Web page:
Marriages and Children
When Eastman married her second husband, the English pacifist, publicist, and editor Walter Fuller, the man who became the father of her two children, the press peddled for shock value her taken-for-granted decision to continue using her own name. And when she became a mother in 1917 and again in 1921, she increasingly experimented with policy ideas and family practices designed to bring gender equality into marriage and family life.
Her 1923 confessional article, “Marriage Under Two Roofs,” caused a stir. In it, when disclosed the details of her unconventional two-residence domestic arrangement – and argued that two roofs were much better than one. By offering greater autonomy for women, she proclaimed, it created stronger, happier families as well as a more authentic experience of sexual desire and marital love.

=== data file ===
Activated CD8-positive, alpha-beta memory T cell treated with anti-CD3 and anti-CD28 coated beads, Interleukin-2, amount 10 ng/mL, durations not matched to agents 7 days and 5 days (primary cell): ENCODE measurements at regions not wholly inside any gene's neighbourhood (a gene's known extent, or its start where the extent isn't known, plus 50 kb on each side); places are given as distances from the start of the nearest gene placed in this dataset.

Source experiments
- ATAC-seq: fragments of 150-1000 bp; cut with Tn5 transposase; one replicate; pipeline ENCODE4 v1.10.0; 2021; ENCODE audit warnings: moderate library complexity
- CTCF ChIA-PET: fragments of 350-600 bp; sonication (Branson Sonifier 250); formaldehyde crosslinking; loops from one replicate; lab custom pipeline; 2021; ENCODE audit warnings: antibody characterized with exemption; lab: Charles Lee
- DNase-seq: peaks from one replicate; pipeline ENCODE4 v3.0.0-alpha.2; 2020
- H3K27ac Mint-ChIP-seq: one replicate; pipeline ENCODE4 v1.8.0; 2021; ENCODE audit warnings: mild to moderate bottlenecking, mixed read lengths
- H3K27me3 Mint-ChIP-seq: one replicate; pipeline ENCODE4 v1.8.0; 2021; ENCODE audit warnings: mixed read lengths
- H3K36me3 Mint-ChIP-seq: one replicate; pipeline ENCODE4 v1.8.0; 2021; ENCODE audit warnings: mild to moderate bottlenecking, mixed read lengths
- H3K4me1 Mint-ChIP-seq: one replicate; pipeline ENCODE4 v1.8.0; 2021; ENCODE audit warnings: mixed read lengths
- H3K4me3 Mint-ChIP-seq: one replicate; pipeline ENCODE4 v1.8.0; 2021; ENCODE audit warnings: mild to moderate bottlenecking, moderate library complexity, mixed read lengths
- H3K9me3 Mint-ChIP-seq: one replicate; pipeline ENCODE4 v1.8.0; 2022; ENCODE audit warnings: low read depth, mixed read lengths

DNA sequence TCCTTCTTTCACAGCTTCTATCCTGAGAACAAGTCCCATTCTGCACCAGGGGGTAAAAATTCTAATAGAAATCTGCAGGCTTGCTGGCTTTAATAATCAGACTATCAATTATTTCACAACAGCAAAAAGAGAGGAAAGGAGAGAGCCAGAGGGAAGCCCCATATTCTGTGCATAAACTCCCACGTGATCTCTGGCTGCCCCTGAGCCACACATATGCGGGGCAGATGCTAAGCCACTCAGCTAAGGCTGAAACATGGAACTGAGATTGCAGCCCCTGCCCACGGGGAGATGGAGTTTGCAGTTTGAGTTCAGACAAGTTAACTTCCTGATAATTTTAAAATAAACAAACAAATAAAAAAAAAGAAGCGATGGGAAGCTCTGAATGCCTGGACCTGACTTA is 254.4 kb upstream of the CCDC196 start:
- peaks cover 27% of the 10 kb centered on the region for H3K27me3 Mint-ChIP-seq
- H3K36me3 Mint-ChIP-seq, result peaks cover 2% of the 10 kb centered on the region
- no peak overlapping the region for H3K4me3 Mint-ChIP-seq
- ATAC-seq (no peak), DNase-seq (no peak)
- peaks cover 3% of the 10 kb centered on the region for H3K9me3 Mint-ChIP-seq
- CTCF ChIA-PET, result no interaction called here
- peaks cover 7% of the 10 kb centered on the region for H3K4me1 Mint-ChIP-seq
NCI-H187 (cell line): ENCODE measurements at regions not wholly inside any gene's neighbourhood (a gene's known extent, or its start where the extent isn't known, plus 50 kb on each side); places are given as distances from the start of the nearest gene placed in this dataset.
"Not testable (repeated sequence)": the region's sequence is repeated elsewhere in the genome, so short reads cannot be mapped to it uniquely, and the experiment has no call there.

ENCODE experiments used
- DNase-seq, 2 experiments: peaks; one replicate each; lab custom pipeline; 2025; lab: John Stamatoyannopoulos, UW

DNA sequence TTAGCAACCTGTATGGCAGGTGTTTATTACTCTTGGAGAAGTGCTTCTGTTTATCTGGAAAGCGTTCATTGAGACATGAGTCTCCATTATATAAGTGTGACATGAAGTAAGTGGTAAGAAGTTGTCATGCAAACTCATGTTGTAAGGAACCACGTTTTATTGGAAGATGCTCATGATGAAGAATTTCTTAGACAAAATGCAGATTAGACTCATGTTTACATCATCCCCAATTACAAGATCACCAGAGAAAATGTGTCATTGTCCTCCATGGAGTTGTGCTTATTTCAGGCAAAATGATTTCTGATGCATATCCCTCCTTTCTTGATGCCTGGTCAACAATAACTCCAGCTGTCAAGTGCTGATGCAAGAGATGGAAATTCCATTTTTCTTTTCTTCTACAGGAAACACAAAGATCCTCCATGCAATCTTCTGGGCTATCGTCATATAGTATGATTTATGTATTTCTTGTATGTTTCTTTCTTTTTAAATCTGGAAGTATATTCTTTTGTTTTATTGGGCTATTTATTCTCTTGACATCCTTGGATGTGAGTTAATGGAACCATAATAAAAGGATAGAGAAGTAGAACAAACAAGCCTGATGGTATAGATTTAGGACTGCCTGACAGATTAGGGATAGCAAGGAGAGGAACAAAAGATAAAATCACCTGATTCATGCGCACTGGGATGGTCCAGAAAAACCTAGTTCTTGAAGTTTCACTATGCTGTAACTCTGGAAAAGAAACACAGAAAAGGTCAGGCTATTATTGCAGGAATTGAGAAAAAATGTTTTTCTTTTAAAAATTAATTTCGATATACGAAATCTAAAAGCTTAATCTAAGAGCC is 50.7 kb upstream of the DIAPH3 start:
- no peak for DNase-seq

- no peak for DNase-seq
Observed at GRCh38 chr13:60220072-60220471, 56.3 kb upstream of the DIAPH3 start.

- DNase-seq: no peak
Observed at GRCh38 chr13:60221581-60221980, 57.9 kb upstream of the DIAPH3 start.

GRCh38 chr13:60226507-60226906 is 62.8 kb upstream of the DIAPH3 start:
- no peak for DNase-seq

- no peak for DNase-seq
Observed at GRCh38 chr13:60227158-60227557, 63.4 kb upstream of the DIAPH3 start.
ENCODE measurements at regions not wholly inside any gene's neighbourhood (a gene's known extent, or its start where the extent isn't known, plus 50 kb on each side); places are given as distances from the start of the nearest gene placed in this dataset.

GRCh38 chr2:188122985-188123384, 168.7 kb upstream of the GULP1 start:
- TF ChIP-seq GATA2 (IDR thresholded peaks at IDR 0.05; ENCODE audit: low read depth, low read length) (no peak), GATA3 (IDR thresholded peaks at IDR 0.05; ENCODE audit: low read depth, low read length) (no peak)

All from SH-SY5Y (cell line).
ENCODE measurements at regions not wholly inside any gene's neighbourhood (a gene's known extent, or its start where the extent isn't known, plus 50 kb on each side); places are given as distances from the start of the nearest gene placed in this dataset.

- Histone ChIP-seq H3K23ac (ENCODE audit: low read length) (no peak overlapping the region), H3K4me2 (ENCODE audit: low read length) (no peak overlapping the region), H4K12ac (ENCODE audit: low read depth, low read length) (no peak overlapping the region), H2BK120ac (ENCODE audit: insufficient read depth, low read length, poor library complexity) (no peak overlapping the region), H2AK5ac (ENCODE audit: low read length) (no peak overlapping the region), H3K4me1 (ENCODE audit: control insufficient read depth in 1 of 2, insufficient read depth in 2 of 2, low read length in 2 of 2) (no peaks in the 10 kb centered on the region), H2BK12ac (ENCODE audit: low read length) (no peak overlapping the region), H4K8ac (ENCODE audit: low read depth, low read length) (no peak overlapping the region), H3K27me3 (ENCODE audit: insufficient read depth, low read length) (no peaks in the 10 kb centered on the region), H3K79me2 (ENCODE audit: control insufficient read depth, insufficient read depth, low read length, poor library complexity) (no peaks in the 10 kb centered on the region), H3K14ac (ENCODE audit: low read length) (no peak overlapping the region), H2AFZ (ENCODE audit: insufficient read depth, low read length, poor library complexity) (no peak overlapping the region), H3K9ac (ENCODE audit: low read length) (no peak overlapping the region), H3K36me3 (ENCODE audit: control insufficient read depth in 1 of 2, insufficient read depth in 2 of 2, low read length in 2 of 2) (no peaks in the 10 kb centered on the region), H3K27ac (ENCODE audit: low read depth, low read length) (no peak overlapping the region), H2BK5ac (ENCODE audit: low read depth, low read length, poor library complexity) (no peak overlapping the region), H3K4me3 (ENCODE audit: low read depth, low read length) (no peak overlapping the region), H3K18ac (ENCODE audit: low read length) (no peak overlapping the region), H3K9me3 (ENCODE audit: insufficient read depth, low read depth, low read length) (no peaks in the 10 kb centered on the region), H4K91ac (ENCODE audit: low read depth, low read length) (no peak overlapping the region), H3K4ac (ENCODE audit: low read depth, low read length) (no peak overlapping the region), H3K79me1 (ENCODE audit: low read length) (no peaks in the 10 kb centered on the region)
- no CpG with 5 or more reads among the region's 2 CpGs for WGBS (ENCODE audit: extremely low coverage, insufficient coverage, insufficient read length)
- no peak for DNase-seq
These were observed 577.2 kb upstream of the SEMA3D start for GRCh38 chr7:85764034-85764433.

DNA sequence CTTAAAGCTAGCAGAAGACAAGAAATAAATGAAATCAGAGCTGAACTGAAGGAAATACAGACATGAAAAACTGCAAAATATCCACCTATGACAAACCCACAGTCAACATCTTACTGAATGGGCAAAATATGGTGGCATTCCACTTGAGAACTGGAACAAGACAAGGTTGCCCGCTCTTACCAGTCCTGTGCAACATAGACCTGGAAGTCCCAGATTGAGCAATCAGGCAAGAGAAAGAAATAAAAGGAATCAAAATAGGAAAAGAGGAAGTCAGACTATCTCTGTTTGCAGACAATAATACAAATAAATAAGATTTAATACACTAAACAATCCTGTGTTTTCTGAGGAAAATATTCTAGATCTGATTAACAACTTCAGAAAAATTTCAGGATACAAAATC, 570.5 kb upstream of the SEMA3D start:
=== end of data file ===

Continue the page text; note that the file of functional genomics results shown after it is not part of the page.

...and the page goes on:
Many of Eastman’s ideas about feminist family life and work-family balance were so advanced they speak to the unfinished equality agenda put forward in the 1970s: from reproductive rights to paid family leave; from wages for wives, to feminist masculinity, to single motherhood by choice; from to laws concerning sex work to the silenced longing of married mothers for substantive work beyond the home that almost exactly iterates Betty Friedan’s “problem that has no name” – nearly half a century before the breakthrough of The Feminine Mystique (1963).